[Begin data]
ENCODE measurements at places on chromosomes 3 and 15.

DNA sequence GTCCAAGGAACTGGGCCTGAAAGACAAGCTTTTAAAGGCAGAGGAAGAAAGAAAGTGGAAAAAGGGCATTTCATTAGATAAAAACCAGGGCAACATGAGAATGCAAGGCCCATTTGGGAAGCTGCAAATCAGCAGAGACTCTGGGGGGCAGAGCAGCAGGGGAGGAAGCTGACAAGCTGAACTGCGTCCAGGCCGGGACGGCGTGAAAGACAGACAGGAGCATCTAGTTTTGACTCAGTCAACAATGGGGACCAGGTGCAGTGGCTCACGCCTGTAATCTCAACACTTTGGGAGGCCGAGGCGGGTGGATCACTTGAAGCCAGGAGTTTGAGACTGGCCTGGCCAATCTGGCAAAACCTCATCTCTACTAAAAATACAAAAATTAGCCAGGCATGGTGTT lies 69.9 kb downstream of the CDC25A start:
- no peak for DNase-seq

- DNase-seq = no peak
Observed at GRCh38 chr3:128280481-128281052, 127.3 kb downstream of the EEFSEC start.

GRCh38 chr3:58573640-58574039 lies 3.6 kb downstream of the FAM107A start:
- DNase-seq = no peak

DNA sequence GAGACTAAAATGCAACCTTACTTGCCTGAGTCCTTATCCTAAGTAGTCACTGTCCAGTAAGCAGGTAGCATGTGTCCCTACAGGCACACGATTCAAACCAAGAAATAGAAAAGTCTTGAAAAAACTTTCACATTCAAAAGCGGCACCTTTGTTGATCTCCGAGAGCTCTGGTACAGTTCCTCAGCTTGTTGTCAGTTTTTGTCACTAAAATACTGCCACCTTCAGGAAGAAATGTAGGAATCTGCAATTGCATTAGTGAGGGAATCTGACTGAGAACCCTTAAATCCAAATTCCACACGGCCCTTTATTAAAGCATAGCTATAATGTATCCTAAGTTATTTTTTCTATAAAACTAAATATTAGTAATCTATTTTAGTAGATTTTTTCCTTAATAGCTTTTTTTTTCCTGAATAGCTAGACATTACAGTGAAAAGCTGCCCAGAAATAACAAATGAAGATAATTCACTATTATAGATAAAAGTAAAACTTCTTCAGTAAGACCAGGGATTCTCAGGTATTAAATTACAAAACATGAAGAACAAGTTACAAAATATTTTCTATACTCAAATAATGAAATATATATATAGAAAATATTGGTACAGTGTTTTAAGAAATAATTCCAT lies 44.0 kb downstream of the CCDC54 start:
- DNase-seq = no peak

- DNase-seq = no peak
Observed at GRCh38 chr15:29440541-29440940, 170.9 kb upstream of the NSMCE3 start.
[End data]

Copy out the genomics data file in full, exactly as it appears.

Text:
ENCODE measurements at places on chromosomes 3 and 15.

DNA sequence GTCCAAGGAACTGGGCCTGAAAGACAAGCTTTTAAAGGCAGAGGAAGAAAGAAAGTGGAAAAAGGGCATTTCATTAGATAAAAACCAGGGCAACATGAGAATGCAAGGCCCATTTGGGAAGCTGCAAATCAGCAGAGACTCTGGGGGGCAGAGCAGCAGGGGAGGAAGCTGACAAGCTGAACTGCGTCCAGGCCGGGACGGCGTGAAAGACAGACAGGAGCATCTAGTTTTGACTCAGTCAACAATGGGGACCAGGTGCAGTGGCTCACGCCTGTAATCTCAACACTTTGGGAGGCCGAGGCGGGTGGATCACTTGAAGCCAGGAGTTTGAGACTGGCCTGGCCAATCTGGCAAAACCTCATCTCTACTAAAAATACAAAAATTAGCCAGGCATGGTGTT lies 69.9 kb downstream of the CDC25A start:
- no peak for DNase-seq

- DNase-seq = no peak
Observed at GRCh38 chr3:128280481-128281052, 127.3 kb downstream of the EEFSEC start.

GRCh38 chr3:58573640-58574039 lies 3.6 kb downstream of the FAM107A start:
- DNase-seq = no peak

DNA sequence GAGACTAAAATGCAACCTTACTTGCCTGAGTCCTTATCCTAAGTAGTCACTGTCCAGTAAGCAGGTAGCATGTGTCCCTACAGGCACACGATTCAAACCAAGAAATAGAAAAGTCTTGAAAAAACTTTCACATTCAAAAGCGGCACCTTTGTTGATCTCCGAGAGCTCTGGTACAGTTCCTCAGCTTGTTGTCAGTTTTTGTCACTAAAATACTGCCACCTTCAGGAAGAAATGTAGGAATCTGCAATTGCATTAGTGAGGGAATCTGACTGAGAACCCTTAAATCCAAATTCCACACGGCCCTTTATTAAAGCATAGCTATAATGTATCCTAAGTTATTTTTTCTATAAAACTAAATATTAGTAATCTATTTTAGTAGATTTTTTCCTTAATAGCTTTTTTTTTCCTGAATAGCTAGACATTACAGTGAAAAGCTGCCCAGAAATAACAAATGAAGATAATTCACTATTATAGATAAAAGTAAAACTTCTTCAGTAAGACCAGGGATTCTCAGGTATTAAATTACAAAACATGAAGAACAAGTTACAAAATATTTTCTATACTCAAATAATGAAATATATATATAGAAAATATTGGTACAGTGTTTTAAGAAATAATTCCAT lies 44.0 kb downstream of the CCDC54 start:
- DNase-seq = no peak

- DNase-seq = no peak
Observed at GRCh38 chr15:29440541-29440940, 170.9 kb upstream of the NSMCE3 start.